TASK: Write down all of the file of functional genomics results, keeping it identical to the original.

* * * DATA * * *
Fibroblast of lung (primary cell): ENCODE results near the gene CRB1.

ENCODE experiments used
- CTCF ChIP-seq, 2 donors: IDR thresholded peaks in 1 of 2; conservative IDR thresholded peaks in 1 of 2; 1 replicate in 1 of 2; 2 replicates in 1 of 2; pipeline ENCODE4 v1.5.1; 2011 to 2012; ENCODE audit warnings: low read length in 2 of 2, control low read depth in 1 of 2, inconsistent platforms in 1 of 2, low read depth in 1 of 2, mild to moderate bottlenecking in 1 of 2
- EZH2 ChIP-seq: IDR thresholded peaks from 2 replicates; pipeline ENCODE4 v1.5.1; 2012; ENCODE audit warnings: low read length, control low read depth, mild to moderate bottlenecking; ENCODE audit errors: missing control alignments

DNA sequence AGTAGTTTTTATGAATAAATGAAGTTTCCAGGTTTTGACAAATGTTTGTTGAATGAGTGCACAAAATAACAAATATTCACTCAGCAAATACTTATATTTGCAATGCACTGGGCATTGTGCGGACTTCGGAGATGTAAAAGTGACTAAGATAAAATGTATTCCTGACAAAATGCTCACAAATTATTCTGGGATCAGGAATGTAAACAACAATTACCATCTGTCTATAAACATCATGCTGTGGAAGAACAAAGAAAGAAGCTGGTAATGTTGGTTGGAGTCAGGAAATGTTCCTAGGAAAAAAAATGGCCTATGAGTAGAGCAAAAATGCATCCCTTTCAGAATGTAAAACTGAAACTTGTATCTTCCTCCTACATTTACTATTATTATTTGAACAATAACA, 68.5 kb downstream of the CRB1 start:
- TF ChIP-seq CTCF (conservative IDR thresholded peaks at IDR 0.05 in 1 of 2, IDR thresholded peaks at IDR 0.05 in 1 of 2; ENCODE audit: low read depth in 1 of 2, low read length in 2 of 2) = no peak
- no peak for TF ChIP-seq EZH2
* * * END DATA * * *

Fibroblast of lung (primary cell): ENCODE results near the gene CRB1.

ENCODE experiments used
- CTCF ChIP-seq, 2 donors: IDR thresholded peaks in 1 of 2; conservative IDR thresholded peaks in 1 of 2; 1 replicate in 1 of 2; 2 replicates in 1 of 2; pipeline ENCODE4 v1.5.1; 2011 to 2012; ENCODE audit warnings: low read length in 2 of 2, control low read depth in 1 of 2, inconsistent platforms in 1 of 2, low read depth in 1 of 2, mild to moderate bottlenecking in 1 of 2
- EZH2 ChIP-seq: IDR thresholded peaks from 2 replicates; pipeline ENCODE4 v1.5.1; 2012; ENCODE audit warnings: low read length, control low read depth, mild to moderate bottlenecking; ENCODE audit errors: missing control alignments

DNA sequence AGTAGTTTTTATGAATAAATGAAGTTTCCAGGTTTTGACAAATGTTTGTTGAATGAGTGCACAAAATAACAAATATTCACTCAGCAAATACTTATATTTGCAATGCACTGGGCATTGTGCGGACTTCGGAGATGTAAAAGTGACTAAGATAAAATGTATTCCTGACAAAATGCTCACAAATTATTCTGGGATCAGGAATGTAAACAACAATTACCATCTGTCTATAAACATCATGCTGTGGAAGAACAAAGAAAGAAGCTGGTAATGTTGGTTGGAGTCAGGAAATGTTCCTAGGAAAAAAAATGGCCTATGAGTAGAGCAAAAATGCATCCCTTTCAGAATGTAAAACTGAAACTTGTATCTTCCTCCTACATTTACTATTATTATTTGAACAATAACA, 68.5 kb downstream of the CRB1 start:
- TF ChIP-seq CTCF (conservative IDR thresholded peaks at IDR 0.05 in 1 of 2, IDR thresholded peaks at IDR 0.05 in 1 of 2; ENCODE audit: low read depth in 1 of 2, low read length in 2 of 2) = no peak
- no peak for TF ChIP-seq EZH2